It’s estimated that more than one-third of U.S. financial advisors plan to retire over the next decade, while the number of advisors entering the business is much smaller.
Several firms are working to find an answer to this impending problem by working with a financial services training company to sponsor training courses for the Financial Industry Regulatory Authority’s Series 7 exam at various universities across the country.
Edward Jones, Allstate, Scottrade, Wells Fargo and Charles Schwab have partnered with Securities Training Corp. to bring a Series 7 course to 23 universities nationwide. In total, 30 universities are using STC’s Series 7 course material.
“There is a talent crisis that is booming, as it relates to our industry,” Angela Ruffin-Stacker, who is responsible for Wells Fargo Advisors’ FA diversity and inclusion strategy, told ThinkAdvisor. “Most of the research shows that for every eight advisors that retire, there are only about three who have the training (to replace them).”
According to a report from Cerulli Associates, more than one-third of U.S. financial advisors plan to retire over the next decade, and the industry will need to add more than 200,000 new professionals in order to keep up with demand. However, Cerulli finds that the number of advisors decreased by 12.7% between 2005 and 2013.
Cerulli has suggested that the industry would need to “lay a solid foundation to recruit and groom new talent in order to dampen post-2020 headcount declines.”
Matt Doran, the Edward Jones principal responsible for the firm’s Financial Advisor Career Development Program, also points out that the need for financial services is outpacing the growth of financial advisors.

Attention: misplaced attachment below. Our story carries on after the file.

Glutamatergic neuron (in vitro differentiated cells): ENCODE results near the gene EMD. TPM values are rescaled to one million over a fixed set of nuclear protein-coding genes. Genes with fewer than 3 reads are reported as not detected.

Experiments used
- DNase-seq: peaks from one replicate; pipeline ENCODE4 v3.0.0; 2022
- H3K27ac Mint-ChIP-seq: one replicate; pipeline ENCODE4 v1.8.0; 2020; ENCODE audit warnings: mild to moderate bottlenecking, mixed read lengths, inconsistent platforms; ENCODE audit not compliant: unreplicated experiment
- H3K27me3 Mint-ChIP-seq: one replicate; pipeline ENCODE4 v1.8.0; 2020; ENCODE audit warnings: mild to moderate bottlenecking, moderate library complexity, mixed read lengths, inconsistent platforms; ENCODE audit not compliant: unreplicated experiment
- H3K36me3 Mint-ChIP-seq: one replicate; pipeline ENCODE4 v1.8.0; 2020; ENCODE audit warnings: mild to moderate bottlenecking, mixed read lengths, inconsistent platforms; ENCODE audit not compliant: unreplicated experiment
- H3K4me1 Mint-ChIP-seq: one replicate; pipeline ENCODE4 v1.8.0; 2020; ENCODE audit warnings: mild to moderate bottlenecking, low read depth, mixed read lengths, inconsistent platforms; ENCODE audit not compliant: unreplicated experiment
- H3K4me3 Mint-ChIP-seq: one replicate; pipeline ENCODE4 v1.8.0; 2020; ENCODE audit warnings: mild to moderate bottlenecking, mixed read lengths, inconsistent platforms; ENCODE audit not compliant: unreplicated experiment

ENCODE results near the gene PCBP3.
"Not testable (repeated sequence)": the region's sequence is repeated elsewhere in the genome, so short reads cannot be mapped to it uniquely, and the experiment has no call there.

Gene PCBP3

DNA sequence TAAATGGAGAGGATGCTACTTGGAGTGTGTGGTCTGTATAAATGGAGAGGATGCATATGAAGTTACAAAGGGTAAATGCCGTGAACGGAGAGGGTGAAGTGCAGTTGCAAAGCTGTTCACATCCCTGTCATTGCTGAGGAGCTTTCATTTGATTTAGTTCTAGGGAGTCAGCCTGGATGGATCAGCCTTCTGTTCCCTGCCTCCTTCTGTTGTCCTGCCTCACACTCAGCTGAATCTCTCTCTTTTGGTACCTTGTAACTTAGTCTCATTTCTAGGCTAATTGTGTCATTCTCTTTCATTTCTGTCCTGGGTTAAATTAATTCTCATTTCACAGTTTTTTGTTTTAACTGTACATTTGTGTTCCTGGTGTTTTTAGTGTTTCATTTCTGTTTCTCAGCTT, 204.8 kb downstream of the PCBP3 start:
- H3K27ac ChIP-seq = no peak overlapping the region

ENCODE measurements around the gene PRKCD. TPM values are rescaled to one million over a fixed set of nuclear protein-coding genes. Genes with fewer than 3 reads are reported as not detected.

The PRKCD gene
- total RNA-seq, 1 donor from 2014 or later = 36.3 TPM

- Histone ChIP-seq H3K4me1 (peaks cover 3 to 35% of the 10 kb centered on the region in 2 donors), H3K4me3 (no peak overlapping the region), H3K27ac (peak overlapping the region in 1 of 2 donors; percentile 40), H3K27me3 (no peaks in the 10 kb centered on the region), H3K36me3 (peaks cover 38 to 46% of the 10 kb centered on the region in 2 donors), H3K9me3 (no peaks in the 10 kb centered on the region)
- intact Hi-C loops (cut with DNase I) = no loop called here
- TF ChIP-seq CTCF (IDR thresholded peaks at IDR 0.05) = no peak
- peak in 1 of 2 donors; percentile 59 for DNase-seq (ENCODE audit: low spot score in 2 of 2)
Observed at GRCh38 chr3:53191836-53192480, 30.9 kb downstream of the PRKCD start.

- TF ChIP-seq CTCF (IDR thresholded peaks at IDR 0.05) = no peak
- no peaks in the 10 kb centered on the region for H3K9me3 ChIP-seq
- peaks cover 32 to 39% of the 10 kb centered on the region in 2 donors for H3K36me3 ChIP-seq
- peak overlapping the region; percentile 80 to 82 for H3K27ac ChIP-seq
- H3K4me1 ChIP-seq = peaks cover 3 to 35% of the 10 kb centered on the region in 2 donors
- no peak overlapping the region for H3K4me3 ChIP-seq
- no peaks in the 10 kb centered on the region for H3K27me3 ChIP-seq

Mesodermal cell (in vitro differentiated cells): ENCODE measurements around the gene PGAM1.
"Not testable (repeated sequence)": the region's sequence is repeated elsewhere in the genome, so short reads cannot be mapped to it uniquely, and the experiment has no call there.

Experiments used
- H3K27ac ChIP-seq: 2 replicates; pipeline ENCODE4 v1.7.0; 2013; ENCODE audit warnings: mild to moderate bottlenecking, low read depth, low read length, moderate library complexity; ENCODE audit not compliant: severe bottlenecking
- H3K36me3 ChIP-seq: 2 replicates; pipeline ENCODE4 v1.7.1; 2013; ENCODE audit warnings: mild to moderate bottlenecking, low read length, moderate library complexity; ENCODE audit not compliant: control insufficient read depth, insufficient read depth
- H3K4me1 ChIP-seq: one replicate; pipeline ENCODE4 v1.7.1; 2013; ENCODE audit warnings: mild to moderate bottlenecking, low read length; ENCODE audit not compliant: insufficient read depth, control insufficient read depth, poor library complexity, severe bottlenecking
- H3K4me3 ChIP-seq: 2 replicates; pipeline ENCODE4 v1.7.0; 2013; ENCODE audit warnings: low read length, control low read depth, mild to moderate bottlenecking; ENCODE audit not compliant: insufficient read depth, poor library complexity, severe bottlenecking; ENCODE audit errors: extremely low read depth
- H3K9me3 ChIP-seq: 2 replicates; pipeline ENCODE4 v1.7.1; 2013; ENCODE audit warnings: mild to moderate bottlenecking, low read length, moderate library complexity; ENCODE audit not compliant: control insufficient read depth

“We aren’t bringing in enough as an industry even to replace those who are expected to leave, let alone address the growing need for what we do,” he said.
Making things more difficult is the lack of awareness among the younger generation.
A 2014 study by Fidelity found that only 15% of college students are familiar with the financial advisor profession, and 45% are not aware of companies that employ financial advisors.
Doran also acknowledges the need to raise awareness to younger generations about financial advice as a career.
“I do think that among younger candidates there’s a lack of awareness,” he said. “There’s plenty of awareness of the financial industry but it’s often maligned. But there’s not a lot of awareness of what a financial advisor actually does. When you’re part of an industry that’s often maligned and there’s also a lack of awareness of the value it provides or the activities it provides, it leads to people not opting for that career path because they just don’t know enough.”
This lack of awareness is exactly why David Snyder, executive vice president at Securities Training Corp., created the Series 7 course for college students.
“The vision was, how do we make more students aware of our industry? I’ve seen reports from as low as 7%.”
With that as a premise, Snyder started looking at how STC, which has provided study materials to help candidates pass regulatory exams since 1969, could offer a program on campus for three credit hours that would encompass a lot of what’s covered on the Series 7 exam.